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  1. #1

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    filters: single-coated vs multi-coated

    I'm aware that coated filters help reduce flare and all but is there a noticeable difference between the two types when a hood is used and the sun isn't in the frame?

    The difference, if any, would be most noticeable in the shadow details?

    If it matters: I'm thinking Hoya Contrast filters--B+W is too pricey.

  2. #2

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    When a hood is used I have not noticed a difference.

  3. #3
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    If you are considering currently produced filters, the multi-coated versions may be manufactured to better tolerances and of better materials (brass rather than aluminum), due to the fact that they can be sold at higher prices.
    Matt

    “Photography is a complex and fluid medium, and its many factors are not applied in simple sequence. Rather, the process may be likened to the art of the juggler in keeping many balls in the air at one time!”

    Ansel Adams, from the introduction to The Negative - The New Ansel Adams Photography Series / Book 2

  4. #4

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    Since you are placing two other surfaces in the in the image path I would buy the best filters that you can afford.
    A rock pile ceases to be a rock pile the moment a single man contemplates it, bearing within him the image of a cathedral.

    ~Antoine de Saint-Exupery

  5. #5

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    I think I'll stick with multi-coated.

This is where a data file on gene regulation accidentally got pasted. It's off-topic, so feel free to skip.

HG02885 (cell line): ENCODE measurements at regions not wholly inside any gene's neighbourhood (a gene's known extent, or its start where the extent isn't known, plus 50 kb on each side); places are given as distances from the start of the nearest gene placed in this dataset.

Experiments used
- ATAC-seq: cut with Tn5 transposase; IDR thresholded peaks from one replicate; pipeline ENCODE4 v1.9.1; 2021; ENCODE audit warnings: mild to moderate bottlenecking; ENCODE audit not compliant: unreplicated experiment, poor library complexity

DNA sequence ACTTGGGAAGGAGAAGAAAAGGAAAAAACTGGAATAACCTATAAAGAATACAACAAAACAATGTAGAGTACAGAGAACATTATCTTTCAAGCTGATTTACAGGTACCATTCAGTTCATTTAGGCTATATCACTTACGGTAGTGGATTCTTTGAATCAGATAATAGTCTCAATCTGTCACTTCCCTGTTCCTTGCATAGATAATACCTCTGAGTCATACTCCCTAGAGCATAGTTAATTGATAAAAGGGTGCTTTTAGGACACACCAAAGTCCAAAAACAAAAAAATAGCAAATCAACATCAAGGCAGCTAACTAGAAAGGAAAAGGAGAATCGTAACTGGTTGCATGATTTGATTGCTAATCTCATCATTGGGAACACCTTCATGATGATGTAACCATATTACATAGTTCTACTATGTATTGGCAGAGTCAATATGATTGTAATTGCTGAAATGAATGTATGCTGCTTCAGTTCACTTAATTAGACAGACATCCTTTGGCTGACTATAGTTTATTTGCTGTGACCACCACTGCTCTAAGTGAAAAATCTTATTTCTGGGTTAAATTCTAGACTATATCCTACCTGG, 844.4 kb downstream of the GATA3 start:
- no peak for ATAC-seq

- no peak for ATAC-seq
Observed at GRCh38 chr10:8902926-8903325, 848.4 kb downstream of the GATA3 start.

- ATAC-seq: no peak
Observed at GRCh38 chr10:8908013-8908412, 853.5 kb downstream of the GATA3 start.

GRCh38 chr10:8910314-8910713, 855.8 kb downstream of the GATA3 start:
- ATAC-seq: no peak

I bought a set of non-HMC Hoya filters to see if I liked the change in tonal relationship for skin tones. I like what they do--I definitely do. I did a quick test by varying the apertures and keeping the shutter speed constant and I notice a lack of sharpness but since my aperture was opening up less detail is expected. I guess I can perform another test by varying the shutter speed but I thought I'd get some input first.

    I'm leaning towards multi-coated because if/when I run into a situation where a bright object is in the frame, I'd probably regret having a non-multi-coated filter.

  6. #6

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    Quote Originally Posted by puketronic View Post
    I'm leaning towards multi-coated because if/when I run into a situation where a bright object is in the frame, I'd probably regret having a non-multi-coated filter.
    The differences you see are probably imaginary, but what is really important is that you get whatever filter you think or know will give you the best results. I use both and have never seen a difference - ever. If you don't buy multi-coated but go the rest of your life thinking that you should have bought multi-coated, then your not doing yourself a favor, huh. All it takes is a few more bucks and you'll have satisfaction for a long, long time. Good luck.

  7. #7

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